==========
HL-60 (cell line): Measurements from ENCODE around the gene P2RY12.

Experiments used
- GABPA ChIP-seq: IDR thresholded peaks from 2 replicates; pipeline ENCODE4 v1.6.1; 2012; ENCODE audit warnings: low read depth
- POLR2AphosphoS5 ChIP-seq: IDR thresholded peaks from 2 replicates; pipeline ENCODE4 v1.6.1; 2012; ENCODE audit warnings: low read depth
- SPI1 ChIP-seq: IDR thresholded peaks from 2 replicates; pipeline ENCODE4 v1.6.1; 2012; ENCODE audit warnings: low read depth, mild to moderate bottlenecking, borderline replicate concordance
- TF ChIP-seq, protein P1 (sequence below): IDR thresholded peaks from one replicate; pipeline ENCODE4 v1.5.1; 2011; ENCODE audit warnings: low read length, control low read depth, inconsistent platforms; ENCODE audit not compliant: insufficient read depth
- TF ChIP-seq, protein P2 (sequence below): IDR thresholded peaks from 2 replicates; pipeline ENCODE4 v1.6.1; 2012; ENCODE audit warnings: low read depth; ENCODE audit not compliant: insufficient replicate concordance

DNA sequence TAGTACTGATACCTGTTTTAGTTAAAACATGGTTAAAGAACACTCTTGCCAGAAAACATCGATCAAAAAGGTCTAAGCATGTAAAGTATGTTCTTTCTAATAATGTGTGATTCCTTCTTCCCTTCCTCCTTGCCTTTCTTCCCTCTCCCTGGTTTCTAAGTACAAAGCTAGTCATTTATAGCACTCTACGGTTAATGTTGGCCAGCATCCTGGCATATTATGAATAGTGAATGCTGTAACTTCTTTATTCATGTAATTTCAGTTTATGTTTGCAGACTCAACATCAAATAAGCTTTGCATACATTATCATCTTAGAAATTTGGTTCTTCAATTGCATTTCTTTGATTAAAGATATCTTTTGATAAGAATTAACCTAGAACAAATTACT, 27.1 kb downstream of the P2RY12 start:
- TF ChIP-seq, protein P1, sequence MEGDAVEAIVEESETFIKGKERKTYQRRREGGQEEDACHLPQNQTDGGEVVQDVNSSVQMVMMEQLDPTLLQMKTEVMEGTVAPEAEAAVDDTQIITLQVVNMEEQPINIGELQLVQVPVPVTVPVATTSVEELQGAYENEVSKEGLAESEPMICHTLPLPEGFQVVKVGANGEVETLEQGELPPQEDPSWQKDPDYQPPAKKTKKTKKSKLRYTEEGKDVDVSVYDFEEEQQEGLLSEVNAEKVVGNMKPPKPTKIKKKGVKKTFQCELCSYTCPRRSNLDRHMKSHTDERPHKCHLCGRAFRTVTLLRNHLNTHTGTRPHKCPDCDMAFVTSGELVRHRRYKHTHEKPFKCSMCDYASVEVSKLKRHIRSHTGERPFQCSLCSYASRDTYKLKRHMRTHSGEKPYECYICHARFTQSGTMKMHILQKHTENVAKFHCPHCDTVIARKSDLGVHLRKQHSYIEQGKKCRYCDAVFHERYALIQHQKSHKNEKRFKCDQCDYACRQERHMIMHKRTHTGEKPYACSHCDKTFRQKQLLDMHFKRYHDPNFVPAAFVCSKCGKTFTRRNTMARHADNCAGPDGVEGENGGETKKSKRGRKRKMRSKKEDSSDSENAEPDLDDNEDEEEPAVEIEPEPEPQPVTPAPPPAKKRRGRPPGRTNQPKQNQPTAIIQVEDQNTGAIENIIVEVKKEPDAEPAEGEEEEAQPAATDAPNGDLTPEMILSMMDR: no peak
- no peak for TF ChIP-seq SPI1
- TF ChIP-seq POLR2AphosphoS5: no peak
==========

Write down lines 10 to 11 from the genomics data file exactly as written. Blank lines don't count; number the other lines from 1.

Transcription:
- no peak for TF ChIP-seq SPI1
- TF ChIP-seq POLR2AphosphoS5: no peak